Frederic Back's mind works like Walt Disney's as both visualize the world in a profoundly imaginative way. Watch a Walt Disney short and you may find a living train panting and tugging the rail tracks to reach the destination. Similarly, in Crac, the crib inside which a child is play acting turns into the car he imagines. Also, minimalistic paintings come alive and dance surreally in the art gallery. Only a childlike mind could show the images so beautifully without making the action seem corny or saccharine. There are delightful and ingenious moments in Crac, for example, the dance sequence during the marriage where at first, only the craftsman and his wife begin after which a third character magically appears from behind and then the entire space is filled with happy couples. Also wonderful is the dreamy sequence of sheep in the sky when the mother is putting her kids to sleep. And the spectacular moment at the art gallery after the curator leaves. Or even the tiny bit in the beginning where the craftsman proposes to the lady and she blushes, and her upper body looks like a heart. But the most striking part is Back's observation of children. In the art gallery, while the adults in their expensive clothes try to make sense out of abstract works, the children are lured by this simple rocking chair, and a ride on it puts a big smile on their faces. Also commendable is the use of music and sounds, which mainly consist of folk music, the echoing sound of a child's laughter, the switch, the bursting bubble gum etc.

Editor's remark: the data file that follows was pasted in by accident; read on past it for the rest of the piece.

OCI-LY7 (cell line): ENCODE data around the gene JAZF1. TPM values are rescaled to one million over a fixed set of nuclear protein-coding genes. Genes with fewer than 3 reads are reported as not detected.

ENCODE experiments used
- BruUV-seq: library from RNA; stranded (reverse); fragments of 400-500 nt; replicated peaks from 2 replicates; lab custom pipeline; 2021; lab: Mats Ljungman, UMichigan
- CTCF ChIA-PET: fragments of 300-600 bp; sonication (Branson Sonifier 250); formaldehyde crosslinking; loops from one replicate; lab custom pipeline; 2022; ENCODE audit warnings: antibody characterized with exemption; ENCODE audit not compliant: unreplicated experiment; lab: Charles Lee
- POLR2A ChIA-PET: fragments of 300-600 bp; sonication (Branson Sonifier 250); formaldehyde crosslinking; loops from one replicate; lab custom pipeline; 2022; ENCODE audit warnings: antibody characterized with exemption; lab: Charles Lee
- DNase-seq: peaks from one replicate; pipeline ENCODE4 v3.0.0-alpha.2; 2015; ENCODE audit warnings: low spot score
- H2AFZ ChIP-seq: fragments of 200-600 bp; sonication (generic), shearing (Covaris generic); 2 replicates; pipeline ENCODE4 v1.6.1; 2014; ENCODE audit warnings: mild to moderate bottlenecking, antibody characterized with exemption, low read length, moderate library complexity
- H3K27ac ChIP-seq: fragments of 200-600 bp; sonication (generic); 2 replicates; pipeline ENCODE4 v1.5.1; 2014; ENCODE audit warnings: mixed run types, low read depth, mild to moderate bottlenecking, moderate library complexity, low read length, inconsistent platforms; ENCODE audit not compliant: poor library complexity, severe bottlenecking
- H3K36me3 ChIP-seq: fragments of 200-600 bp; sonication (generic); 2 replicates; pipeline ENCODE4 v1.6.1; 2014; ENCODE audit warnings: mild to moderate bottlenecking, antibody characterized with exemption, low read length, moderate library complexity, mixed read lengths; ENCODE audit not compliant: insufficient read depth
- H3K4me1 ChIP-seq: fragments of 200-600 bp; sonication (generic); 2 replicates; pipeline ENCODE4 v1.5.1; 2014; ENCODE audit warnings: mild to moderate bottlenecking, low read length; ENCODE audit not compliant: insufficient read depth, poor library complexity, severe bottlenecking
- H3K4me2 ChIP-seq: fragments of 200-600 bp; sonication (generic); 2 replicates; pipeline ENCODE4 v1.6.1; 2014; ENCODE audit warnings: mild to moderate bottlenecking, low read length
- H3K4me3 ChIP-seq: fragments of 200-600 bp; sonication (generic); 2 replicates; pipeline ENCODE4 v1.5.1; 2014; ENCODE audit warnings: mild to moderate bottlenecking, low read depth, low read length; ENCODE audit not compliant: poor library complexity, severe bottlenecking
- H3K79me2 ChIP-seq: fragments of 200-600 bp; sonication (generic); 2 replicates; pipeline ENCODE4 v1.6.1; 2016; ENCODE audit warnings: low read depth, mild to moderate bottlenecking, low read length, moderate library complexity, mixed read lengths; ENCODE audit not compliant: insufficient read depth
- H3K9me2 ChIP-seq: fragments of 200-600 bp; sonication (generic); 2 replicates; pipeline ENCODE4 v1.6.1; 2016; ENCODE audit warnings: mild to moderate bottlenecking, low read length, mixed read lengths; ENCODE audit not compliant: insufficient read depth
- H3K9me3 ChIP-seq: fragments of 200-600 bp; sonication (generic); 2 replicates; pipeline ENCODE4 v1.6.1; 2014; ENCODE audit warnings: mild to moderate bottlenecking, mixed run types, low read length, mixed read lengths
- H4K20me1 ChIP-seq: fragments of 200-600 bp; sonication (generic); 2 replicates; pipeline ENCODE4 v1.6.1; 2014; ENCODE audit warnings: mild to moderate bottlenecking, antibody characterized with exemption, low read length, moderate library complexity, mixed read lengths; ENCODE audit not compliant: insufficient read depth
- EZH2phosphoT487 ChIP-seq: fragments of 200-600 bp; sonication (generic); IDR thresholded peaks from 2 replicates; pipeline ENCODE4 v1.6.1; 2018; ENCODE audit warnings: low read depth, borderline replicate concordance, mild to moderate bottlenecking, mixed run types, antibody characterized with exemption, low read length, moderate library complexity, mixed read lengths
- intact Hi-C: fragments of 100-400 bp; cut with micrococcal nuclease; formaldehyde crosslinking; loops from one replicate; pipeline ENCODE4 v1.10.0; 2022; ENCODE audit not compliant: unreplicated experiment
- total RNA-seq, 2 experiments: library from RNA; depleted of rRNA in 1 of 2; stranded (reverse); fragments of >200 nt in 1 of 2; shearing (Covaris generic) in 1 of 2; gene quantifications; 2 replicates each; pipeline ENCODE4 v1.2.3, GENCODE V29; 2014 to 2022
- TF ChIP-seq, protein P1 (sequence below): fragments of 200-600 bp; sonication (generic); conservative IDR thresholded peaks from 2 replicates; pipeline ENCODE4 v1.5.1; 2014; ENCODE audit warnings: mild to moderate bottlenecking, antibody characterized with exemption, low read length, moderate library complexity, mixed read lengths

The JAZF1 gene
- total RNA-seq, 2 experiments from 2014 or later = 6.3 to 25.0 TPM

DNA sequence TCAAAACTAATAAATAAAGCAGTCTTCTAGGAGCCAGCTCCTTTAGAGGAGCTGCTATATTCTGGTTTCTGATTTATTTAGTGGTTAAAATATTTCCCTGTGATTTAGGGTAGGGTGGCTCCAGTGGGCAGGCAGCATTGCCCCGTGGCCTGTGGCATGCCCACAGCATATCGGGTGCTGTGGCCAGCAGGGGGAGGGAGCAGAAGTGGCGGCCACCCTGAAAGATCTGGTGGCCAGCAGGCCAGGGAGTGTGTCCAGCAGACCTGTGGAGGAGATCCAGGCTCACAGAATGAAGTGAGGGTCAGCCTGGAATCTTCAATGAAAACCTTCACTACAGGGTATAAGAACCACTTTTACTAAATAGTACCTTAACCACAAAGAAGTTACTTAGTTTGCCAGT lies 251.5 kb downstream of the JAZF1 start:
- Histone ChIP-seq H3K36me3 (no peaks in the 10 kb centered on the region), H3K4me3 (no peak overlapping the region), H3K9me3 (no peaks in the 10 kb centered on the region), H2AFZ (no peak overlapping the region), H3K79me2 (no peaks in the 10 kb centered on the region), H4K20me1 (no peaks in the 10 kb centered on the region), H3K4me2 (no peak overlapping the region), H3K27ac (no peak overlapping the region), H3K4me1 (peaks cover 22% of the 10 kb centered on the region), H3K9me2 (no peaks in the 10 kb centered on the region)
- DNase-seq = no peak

I'm borrowing Robert Christgau's words to describe Crac in a nutshell: 'Frederic Back's Crac evinces a remarkable resemblance to care- that is to care, that is to caring in the best, broadest, most emotional sense.' Tell whoever you know to watch it.

My Rating: 5 out of 5

Peliculas Online

My Review of Auteur Frederic Back's Classic 'The Man Who Planted Trees'

I excessively quote about Leo Tolstoy and his works nowadays in whatever I write since I'm on the verge of finishing his masterpiece 'War and Peace'. The reason for this is the universal truths that are constantly invoked in the book through the events in the lives of its characters. In one of the paragraphs, Tolstoy describes a real life character Dokhturov as 'a person who was considered inferior to others and quite neglected while quoting history but stood valiantly in the thickest of battles and the trickiest of situations without consideration for his own life. Such people were forgotten soon because people usually do not notice the most consistent and essential people but the ones who have stood because of some reasons. People such as Dokhturov are like the cog wheels in machines that quietly spin and run the entire system but most tyros who see the machines functioning oddly will foolishly assume a tiny visible chip to be the most significant part.'

Elzeard Bouffier is such a character; he is least perturbed by the World Wars and any other political situation happening around him. His only ethos is to serve Mother Nature that has provided him his fundamental needs - food, water, shelter, clothing and most importantly, life. He tends sheep, raises bees and plants trees everyday; he does not blow his own trumpets, he doesn't want fame, glory and recognition, all he wishes to do is to serve nature and humanity. Like the cog wheel he does his work brilliantly, but remains unnoticed, unrecognized and he wants it that way. And indeed we the audience do not hear Elzeard speaking but are introduced to him by a nameless narrator who dedicates the entire short to the former. How ironic is it that while Elzeard remains nameless in his world, we the audience know his name and not the narrator's!